We’ll cover more about the platform-agnostic nature of the headset shortly, but it’s rare to find something so all-encompassing on all platforms.
It’s no slouch when it comes to powerful audio, either. We tested it across multiple devices with impressive results. Playing Valorant, footsteps were clear and guns easily identifiable in tough, bullet-filled rounds (the Vandal feels particularly throaty), while car engines sounded positively symphonic in Forza Horizon 5. We’d also argue that the Battle Rifle in Halo Infinite has never felt more impactful than it has through this headset.
The light weight also meant that the Arctis Nova 7X is ideal for streaming music, too. In an average workday, this headset hops between bassy rap and breakdown-laden metalcore, and both absolutely sing on this headset. As an added bonus, podcasts are impressively clear, too.
That clarity of incoming voices is reciprocated with the mic, too. The ClearCast Gen 2 mic is absolutely crystalline, although the lightweight headset body means you can expect to hear yourself at least a little over everything else as your own voice reverberates.
In the midst of Destiny 2’s Vow of the Disciple raid, we found we were able to formulate strategies with minimal fuss, even while chatting through Bungie’s occasionally problematic in-game chat.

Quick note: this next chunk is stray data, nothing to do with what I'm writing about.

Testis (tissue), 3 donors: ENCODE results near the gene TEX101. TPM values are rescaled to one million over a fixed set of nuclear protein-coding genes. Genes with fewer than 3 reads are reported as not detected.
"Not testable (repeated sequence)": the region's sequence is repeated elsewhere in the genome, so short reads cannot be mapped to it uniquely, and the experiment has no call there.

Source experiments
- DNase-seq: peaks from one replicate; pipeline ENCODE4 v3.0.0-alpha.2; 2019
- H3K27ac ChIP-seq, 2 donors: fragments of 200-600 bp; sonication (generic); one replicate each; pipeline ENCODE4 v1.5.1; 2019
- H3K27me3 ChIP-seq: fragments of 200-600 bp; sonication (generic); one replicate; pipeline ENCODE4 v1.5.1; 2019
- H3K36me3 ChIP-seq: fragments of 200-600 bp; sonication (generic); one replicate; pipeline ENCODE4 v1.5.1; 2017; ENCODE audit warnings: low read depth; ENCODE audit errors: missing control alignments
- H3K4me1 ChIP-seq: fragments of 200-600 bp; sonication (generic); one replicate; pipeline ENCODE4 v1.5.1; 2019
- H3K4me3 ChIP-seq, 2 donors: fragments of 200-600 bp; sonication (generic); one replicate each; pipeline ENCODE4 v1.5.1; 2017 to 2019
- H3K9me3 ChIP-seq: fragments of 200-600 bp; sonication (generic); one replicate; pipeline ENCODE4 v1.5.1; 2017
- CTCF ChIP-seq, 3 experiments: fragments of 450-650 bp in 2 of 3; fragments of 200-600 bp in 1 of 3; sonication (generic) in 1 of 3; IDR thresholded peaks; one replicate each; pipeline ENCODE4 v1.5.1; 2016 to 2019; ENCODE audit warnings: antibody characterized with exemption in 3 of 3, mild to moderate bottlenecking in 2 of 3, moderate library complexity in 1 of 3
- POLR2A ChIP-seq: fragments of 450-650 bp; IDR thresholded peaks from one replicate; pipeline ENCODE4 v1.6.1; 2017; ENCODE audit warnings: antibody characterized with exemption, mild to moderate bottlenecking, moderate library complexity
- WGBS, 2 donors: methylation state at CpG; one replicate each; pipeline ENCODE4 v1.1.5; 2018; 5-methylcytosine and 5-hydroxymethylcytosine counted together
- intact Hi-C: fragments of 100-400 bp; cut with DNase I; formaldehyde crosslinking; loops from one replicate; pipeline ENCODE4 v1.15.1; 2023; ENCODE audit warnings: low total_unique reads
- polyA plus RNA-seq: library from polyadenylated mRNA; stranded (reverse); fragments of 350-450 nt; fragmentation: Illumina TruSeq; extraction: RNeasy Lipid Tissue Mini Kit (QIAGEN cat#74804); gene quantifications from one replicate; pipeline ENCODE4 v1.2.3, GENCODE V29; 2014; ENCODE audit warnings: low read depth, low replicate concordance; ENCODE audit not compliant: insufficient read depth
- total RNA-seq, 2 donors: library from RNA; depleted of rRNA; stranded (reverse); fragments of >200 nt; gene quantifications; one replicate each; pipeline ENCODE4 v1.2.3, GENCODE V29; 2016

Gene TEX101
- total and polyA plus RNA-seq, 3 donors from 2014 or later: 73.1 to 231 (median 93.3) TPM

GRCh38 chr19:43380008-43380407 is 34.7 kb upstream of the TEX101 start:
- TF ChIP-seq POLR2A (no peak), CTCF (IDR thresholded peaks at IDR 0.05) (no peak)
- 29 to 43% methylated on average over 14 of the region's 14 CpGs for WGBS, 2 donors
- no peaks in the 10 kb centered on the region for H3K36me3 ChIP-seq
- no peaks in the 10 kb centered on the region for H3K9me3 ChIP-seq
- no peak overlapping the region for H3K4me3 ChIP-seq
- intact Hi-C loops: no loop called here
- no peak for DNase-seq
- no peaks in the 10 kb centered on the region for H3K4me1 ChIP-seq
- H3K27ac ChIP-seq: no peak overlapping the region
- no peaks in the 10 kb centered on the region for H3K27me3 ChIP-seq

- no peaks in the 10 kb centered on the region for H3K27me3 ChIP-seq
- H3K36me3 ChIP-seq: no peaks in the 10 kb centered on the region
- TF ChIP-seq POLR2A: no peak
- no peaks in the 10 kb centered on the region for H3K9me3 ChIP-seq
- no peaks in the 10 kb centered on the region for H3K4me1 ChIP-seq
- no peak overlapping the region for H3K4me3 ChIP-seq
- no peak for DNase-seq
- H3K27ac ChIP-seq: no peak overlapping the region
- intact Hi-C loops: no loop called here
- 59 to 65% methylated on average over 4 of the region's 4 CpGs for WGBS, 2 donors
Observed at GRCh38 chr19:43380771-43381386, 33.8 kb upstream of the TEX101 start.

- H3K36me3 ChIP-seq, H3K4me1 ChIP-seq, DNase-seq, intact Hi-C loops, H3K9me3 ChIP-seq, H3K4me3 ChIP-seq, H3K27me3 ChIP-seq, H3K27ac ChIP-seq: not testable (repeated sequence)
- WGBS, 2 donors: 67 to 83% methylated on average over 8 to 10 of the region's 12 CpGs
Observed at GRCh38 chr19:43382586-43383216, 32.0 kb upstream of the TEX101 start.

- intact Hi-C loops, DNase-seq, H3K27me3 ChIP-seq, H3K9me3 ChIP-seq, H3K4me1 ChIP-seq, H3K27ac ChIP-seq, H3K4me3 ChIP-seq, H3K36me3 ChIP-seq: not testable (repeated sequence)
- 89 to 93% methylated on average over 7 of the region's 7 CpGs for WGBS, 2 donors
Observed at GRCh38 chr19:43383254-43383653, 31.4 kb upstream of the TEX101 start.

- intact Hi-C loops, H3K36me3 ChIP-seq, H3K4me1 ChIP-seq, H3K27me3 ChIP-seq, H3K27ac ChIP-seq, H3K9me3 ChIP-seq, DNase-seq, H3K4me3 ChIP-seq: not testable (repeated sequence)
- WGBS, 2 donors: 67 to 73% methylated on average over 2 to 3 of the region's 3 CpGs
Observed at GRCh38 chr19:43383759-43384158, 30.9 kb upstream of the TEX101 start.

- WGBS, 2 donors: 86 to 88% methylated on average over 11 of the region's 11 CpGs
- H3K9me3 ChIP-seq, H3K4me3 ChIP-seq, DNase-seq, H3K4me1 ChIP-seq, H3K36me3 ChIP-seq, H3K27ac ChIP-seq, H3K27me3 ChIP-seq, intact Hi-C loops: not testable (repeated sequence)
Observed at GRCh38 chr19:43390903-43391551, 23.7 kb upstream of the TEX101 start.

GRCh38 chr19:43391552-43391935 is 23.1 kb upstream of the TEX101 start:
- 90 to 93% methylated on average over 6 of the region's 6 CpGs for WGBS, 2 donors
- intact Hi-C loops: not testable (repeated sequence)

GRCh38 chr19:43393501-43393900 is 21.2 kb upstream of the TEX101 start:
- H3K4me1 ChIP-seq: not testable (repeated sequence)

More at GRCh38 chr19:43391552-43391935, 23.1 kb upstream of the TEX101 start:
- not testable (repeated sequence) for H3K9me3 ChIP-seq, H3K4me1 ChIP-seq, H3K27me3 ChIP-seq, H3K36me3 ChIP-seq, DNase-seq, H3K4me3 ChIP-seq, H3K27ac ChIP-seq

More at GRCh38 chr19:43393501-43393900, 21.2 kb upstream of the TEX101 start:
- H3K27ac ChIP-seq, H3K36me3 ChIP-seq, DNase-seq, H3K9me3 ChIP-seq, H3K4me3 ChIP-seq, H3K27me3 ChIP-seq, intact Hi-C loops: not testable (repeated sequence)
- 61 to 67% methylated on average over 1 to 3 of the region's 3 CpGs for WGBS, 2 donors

It’s not quite as clear as a bespoke mic like a HyperX Duocast or something similar, but as far as headset mics go it’s one of the best we’ve used in a while.
It may seem an odd thing to pick up on when everything else is so positive, but the biggest issue we have with the Arctis Nova 7X is in its dongle.
Being able to connect to anything (and we mean anything) is a huge boon, of course, but the thin, wide USB-C connector definitely plays better with some than others. On Xbox Series X, for example, you’ll need to plug into a USB adapter and have the cable dragging out, while on the Switch you can pop it straight into the bottom of the device in handheld mode.
It’s a small price to pay to be able to use it across platforms, but at the same time, it may mean you’ll need to rejig the USB setup in the back of your PC as we did.
If you do happen to connect to a PC, you’ll get access to SteelSeries’ impressive audio suite through Steelseries GG, which includes a series of powerful equalizers. As with many recent headsets, you can also connect a Bluetooth device while you’re using the dongle, meaning you can listen to music while playing or connect to the Discord mobile app.
Finally, we’d be remiss if we didn’t mention the excellent battery life. The Arctis Nova 7X hits 38 hours according to the manufacturer’s estimate, and that’s pretty much on-the-money in our testing, even with regularly switching platforms. 15 minutes of charging offers 6 hours of use, too.
Should you buy it?
If you’re a multi-platform gamer looking for a wireless headset, you’ve struck gold. Between the excellent battery life, subtle but clear mic, 360-degree audio, and excellent soundstage for gaming and music alike, there really is a lot to like.
It’s also cheaper than many of its rivals, like the Turtle Beach Stealth 700 Gen 2 Max, despite going above and beyond in terms of the features and functionality offered.
Whichever platform you’re on, the Steelseries Arctis Nova 7 is worth the price of admission and will likely be your go-to for the next few years, whether you’re playing casually or competitively.